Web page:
Java Objects and Classes Tutorial

In this tutorial I will explain the fundamentals of java classes and objects.

Java is an object-oriented programming language. This means, that everything in Java, except of the primitive types is an object. But what is an object at all? The concept of using classes and objects is to encapsulate state and behavior into a single programming unit. Java objects are similar to real-world objects. For example we can create a car object in Java, which will have properties like current speed and color; and behavior like: accelerate and park.

Creating a Class

Java classes are the blueprints of which objects are created. Lets create a class that represents a car.

public class Car {
	
	int currentSpeed;
	String name;
	
	public void accelerate() {	
	}
	
	public void park() {
	}
	
	public void printCurrentSpeed() {
	}
}

Look at the code above. The car-object states (current speed and name) are stored into fields and the behavior of the object (accelerate and park) is shown via methods. In this example the methods are accelerate(), park() and printCurrentSpeed().

Let us implement some functionality into those methods.

1. We will add 10 miles per hour to the current speed of the car each time we call the accelerate method.

2. Calling the park method will set the current speed to zero

3. printCurrentSpeed method will display the speed of the car.




To implement this three requirements we will create a class named Car and store the file as Car.java

public class Car {
	
	int currentSpeed;
	String name;
	
	public Car(String name) {
		this.name = name;
	}
	
	public void accelerate() {
		// add 10 miles per hour to current speed
		currentSpeed = currentSpeed + 10;
	}
	
	public void park() {
		// set current speed to zero
		currentSpeed = 0;
	}
	
	public void printCurrentSpeed() {
		// display the current speed of this car
		System.out.println("The current speed of " + name + " is " + currentSpeed + " mpH");
	}
}

Class Names

When you create a java class you have to follow this rule: the file name and the name of the class must be equal. In our example – the Car class must be stored into a file named Car.java . Java is also case-sensitive: Car, written with capital C is not the same as car, written with lower-case c.

Java Class Constructor

Constructors are special methods. Those are called when we create a new instance of the object. In our example above the constructor is:

public Car(String name) {
	this.name = name;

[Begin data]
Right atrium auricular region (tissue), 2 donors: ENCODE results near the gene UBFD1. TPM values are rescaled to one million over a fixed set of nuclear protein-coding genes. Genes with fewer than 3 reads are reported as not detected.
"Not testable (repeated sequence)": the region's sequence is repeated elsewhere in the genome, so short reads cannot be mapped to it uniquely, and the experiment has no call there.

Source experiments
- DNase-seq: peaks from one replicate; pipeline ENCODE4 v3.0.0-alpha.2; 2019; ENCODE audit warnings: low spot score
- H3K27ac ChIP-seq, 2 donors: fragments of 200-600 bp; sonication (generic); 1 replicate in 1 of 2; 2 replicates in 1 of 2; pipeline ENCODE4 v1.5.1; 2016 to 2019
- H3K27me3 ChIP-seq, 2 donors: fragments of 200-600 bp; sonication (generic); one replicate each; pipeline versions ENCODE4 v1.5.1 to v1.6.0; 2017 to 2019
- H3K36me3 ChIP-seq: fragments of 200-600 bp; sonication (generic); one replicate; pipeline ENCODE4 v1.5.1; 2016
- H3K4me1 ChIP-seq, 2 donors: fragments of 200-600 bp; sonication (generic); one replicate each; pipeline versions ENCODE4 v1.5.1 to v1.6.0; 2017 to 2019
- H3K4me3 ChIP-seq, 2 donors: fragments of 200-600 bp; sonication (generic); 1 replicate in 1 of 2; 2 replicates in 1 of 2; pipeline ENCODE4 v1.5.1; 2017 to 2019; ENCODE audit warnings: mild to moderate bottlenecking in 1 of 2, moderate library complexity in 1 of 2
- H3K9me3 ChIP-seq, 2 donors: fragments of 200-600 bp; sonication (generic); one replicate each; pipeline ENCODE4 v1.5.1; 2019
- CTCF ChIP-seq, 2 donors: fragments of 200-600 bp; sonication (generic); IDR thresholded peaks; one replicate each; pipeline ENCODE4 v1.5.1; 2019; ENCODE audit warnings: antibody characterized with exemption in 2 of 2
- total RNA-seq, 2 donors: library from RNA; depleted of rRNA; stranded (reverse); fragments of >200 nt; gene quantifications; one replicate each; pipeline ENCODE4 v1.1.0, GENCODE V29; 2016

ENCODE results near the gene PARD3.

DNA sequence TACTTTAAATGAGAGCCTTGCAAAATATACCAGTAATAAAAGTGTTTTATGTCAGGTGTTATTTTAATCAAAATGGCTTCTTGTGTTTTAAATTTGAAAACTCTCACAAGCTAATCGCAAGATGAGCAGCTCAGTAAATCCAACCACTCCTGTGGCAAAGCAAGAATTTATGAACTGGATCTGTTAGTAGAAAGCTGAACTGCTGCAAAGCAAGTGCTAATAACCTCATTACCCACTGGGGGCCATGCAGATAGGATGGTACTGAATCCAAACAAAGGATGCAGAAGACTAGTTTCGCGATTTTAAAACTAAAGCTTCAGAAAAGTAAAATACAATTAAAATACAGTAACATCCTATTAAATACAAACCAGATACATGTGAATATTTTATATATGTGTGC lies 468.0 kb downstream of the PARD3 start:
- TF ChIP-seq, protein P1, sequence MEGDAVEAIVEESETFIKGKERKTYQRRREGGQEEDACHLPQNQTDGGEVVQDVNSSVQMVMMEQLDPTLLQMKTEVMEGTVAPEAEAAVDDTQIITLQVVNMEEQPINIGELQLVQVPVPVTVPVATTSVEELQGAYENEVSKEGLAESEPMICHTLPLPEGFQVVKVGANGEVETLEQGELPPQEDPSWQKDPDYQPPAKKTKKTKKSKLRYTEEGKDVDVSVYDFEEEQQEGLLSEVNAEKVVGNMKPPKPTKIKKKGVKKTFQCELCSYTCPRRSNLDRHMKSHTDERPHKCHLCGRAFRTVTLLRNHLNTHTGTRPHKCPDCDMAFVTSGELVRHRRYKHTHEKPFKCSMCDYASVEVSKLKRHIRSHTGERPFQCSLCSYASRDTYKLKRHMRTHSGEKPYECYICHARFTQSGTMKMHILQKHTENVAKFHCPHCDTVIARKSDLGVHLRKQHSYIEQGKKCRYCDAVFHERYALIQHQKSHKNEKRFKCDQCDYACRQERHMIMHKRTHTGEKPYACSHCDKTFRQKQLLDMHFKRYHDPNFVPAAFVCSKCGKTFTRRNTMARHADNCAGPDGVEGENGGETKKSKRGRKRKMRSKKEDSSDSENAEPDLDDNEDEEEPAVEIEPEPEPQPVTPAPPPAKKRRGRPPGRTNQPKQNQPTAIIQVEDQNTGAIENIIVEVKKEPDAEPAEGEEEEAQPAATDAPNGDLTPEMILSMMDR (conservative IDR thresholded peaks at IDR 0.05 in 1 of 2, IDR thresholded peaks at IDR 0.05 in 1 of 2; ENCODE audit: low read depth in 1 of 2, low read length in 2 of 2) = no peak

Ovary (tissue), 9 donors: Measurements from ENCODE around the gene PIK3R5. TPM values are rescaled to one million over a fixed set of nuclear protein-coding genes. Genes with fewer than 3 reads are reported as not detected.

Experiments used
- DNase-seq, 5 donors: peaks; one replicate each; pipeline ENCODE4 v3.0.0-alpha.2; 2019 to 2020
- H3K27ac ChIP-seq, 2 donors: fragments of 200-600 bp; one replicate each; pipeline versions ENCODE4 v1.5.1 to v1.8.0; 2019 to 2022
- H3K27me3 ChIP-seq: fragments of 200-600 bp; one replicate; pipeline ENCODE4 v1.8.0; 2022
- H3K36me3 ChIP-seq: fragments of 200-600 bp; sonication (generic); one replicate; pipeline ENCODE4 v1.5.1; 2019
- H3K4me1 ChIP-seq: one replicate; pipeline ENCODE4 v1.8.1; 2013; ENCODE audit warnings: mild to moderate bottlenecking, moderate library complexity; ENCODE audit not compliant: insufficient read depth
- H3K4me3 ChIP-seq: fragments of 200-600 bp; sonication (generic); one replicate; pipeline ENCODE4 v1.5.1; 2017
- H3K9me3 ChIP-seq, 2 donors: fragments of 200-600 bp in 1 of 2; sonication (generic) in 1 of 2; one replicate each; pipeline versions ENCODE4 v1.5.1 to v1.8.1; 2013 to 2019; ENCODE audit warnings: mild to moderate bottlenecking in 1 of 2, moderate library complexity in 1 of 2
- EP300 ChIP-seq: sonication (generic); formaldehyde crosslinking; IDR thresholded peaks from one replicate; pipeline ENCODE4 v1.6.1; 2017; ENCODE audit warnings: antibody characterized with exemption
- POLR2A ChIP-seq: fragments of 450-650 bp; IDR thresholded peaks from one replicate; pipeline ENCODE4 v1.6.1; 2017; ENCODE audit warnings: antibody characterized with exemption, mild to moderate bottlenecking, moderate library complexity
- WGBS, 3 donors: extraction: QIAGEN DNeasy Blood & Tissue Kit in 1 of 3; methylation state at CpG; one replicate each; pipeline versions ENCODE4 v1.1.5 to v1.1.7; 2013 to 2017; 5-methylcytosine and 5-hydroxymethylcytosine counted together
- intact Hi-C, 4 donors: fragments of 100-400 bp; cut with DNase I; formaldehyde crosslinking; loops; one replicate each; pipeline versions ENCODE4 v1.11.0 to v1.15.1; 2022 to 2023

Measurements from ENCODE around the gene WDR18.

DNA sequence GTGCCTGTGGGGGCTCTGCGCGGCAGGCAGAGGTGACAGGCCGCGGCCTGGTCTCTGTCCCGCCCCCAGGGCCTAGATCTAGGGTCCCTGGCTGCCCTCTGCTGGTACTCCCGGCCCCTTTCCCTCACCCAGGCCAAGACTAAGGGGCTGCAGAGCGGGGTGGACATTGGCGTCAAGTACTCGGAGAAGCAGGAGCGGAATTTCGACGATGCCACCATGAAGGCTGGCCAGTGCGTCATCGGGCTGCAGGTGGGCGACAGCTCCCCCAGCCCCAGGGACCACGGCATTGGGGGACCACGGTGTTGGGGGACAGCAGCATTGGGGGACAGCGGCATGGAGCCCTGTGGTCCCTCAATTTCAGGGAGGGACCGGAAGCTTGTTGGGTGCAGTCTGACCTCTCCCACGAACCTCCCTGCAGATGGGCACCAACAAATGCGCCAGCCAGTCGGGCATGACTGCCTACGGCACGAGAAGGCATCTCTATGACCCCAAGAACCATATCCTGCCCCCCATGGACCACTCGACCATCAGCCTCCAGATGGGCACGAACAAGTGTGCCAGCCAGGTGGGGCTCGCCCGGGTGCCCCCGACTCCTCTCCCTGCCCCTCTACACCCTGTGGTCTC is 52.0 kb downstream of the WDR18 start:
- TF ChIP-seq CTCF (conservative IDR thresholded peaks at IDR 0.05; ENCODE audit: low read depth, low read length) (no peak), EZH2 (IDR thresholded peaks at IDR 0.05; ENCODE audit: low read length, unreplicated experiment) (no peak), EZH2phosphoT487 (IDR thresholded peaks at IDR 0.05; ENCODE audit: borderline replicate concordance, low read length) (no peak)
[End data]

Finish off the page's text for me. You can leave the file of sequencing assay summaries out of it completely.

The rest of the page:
}

Constructors must have the same name as the class itself. They may take parameters or not. The parameter in this example is “name”. We create a new car object using this constructor like this (I will explain this in more detail later in this tutorial):

Car audi = new Car("Audi");

Java Comments

Did you noticed the // marker in-front of lines 11, 16 and 21? This is how we write comments in Java. Lines marked as comment will be ignored while executing the program. You can write comments to give additional explanation of what is happening in your code. Writing comments is a good practice and will help others to understand your code. It will also help you when you come back later to your code.

Creating Objects

Now lets continue with our car example. We will create a second class named CarTest and store it into a file named CarTest.java

public class CarTest {
	
	public static void main(String[] args) {
		// create new Audi car
		Car audi = new Car("Audi");
		// create new Nissan car
		Car nissan = new Car("Nissan");
		
		// print current speed of Audi - it is 0 
		audi.printCurrentSpeed();
		
		// call the accelerate method twice on Audi
		audi.accelerate();
		audi.accelerate();
		
		// call the accelerate method once on Nissan
		nissan.accelerate();
		
		// print current speed of Audi - it is now 20 mpH
		audi.printCurrentSpeed();
		// print current speed of Nissan - it is 10 mpH
		nissan.printCurrentSpeed();
		
		// now park the Audi car
		audi.park();
		
		// print current speed of Audi - it is now 0, because the car is parked
		audi.printCurrentSpeed();
	}

}

In the code above we first create 2 new objects of type Car – Audi and Nissan. This are two separate instances of the class Car (two different objects) and when we call the methods of the Audi object this does not affect the Nissan object.

The result of executing CarTest will look like this:

The current speed of Audi is 0 mpH
The current speed of Audi is 20 mpH
The current speed of Nissan is 10 mpH
The current speed of Audi is 0 mpH

I encourage you to experiment with the code. Try to add a new method to the Car class or write a new class.

In our next tutorial you will learn more about Java primitive types.

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